Banking

Managing excess liquidity getting tougher for banks

Chief Financial Officer James Herzog accentuated the positive about Comerica’s deposit glut before delivering the caveat.

The Dallas company, which reported record levels of deposits in the fourth quarter, is using excess liquidity to buy up securities and pay back $2.8 billion in Federal Home Loan bank advances, Herzog told analysts recently. The moves could provide “a modest lift” to profits, he said — and then warned the gains are expected to be “more than offset” by the drag from falling loan balances and yields on securities.

Banks of all sizes face the same problem: how to deal with an elevated level of deposits when there are so few ways to put the money to work in the pandemic recession, especially on the lending side. While many banks are demonstrating an ability to manage the excess, the task will get harder.

Deposits rose even more than expected at some banks during the fourth quarter, and they’re predicted to keep rising for the foreseeable future. Adding to the uncertainty is the belief that whenever the economy takes a turn for the better, deposits could rapidly flow back out.

“It’s hard to be confident in your asset-liability management decisions when you don’t know what your balance sheet is going to look like 12 months from now,” said Scott Siefers, an analyst at Piper Sandler who covers regional banks.

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Total deposits have been lifted by credit-line drawdowns, federal aid payments and a slowdown in consumer spending — all of which contribute to higher balances in checking and savings accounts held by consumers and businesses.

Deposits at commercial banks soared by $2.16 trillion in the first half of the year and increased modestly over the summer, according to the Federal Reserve Bank of St. Louis. They gained steam again, rising 8.1% to $16.2 trillion at commercial banks between Sept. 30 and Dec. 31.

After reporting upticks in the fourth quarter, a number of banks said they’re preparing for a bigger increase in the first quarter and afterward.

At Citizens Financial Group in Providence, R.I., average deposits in the fourth quarter rose 16% compared to the same quarter in 2019. Zions Bancorp. in Salt Lake City reported a 20.5% year-over-year increase. And Cullen/Frost Bankers in San Antonio and Regions Financial in Birmingham, Ala., each said deposits rose about 25%.

To handle the influx, those companies and others are buying securities, trying to fund new lending efforts or repaying Federal Home Loan bank advances or other borrowings.

Citizens is tackling the issue by lowering rates paid on deposits and pursuing loan-growth opportunities in point-of-sale, education and niche commercial finance, executives told investors during the company’s quarterly earnings call. They expressed confidence in their decision to steer the overflow of liquidity toward new lending niches instead of securities purchases and predicted many new deposits would remain after the economy improves.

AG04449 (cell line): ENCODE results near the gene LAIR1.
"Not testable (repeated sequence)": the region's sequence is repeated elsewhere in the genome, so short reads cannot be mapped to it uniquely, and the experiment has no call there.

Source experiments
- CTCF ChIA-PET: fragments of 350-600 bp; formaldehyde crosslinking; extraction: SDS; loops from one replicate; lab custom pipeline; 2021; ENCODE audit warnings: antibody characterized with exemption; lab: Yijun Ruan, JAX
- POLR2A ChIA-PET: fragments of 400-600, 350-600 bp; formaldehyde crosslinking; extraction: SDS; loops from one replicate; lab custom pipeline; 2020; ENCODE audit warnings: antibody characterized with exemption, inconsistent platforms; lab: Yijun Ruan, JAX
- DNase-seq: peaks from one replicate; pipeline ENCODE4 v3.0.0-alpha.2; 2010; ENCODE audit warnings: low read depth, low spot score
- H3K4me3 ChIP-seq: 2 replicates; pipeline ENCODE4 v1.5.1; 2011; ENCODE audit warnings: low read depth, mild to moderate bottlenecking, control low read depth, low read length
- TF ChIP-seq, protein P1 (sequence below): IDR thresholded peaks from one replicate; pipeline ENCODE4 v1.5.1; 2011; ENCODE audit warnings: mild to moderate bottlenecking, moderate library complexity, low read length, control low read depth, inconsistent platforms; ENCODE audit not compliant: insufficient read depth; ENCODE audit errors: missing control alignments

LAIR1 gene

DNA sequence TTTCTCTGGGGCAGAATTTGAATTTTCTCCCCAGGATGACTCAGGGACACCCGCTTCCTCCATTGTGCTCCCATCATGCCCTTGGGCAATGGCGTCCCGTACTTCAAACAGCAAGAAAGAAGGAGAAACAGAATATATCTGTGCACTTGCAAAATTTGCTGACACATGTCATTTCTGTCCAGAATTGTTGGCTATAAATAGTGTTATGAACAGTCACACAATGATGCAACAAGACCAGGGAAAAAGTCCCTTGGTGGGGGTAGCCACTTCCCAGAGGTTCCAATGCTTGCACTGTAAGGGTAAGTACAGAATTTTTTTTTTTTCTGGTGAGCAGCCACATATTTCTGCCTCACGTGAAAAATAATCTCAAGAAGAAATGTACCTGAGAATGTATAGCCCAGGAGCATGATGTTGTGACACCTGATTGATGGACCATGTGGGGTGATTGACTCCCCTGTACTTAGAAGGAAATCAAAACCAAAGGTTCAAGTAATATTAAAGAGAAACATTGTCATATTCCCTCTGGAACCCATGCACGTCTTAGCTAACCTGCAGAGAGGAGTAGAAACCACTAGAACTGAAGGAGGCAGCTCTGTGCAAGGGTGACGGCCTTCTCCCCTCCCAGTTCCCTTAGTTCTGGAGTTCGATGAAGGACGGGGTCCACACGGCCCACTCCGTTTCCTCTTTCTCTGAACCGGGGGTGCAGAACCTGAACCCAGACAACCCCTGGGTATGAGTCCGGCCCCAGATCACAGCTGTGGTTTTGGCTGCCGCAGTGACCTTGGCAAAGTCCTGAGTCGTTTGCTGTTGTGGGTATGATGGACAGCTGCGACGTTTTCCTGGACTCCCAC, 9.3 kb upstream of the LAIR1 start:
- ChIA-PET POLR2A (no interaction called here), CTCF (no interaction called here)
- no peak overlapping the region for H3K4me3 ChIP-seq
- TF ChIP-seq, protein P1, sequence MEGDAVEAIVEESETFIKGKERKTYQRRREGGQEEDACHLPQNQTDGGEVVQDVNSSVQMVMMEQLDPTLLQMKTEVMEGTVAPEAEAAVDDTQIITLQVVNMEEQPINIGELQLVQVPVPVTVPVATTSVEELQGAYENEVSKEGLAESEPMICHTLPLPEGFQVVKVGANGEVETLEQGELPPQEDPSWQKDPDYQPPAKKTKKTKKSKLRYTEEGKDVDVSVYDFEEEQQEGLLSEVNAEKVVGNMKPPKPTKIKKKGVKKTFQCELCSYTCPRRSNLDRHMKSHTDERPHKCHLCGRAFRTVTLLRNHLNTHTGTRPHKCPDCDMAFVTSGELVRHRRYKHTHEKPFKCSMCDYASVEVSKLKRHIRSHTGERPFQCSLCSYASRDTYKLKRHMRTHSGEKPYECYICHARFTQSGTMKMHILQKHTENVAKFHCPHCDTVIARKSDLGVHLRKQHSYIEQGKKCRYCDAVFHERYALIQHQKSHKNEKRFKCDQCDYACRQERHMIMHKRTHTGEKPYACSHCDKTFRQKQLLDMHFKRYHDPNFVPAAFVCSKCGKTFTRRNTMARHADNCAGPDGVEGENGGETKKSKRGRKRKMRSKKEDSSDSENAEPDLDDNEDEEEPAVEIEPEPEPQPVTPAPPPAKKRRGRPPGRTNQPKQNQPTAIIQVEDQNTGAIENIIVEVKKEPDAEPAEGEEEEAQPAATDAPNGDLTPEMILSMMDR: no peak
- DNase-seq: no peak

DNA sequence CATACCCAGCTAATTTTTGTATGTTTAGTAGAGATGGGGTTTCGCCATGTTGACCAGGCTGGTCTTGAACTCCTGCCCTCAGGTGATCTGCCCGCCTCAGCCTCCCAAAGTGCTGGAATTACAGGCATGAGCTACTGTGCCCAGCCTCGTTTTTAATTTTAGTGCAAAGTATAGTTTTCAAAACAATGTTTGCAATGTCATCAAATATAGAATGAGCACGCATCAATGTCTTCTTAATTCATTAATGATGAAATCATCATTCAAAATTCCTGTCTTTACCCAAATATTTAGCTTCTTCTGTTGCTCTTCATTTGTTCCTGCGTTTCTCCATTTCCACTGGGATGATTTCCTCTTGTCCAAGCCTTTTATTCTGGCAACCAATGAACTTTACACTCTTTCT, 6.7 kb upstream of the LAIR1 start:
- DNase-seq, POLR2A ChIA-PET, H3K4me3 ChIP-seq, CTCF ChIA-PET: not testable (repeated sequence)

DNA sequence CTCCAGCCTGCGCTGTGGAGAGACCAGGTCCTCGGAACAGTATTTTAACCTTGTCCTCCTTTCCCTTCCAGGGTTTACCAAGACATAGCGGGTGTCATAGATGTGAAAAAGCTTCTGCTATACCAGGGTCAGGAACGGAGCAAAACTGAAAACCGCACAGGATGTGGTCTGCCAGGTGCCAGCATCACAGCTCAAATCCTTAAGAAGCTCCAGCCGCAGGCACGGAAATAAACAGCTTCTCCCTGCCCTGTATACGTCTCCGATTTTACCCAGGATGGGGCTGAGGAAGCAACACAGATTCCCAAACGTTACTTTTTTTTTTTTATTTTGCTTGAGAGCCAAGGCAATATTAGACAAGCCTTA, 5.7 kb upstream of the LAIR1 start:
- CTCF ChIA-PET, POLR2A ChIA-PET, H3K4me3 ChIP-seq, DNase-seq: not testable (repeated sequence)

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“To me, it’s really terrific that we have this much cash because it prefunds the loan growth and that’s really where we’re targeting,” Chairman and CEO Bruce Van Saun said during the call. “The loan growth will be better than securities growth in our view, and it also allows us to take reasonably aggressive pricing actions to drive some of the balances away. So we’ve got our game plan here.”

Still, Citizens’ net interest margin declined to 2.75% in the fourth quarter. The company is forecasting a margin on 2.8% for full-year 2021 based on expectations of decreasing cash balances.

It’s not all bad news for the industry, according to Mary Beth Sullivan, managing partner of Capital Performance Group, a Washington-based advisory firm for banks. While net interest margins are falling, net interest income has been rising because of the higher volume of deposits over the past several months, she said.

“Banks have strong balance sheets right now, so they can withstand” the increase in liquidity, Sullivan said. “It’s not ideal and it’s not the way banks want to generate earnings — paying nothing on deposits and earning very little on funds — but it doesn’t necessarily create a problem,” she said.

Yet if more federal aid is approved, “a good chunk” very likely will hit balance sheets in the form of deposits, adding even more pressure on banks to manage the cash, Siefers said. And nobody can say exactly when deposits could start to migrate out of banks, making it hard for them to set strategy, Siefers said.

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“The problem with all this is there’s just not a lot of historical precedent for deposits to leave in a meaningful way,” Siefers said. “It sort of seems like the industry will have to grow into it.”

At Wallkill Valley Federal Savings and Loan in New York, deposits are up 22% year over year, a situation that has raised some regulatory eyebrows, President and CEO Michael Horodyski said. The $350 million-asset company is taking a three-pronged strategy to deal with the influx: It is “judiciously buying” securities, trying to make loans and buying into the subordinated debt market, he said.

Even so, he still has about $20 million more in deposits than he’d like to have. But that’s OK for now.

“We’ve been careful not to just spend it down because we do believe it’s going to go back out,” he said. “There’s a lot of pent-up demand for recreational activities and concerts and taking trips, and when those things come back in vogue, we’ll start to see this money get back out in the economy.”


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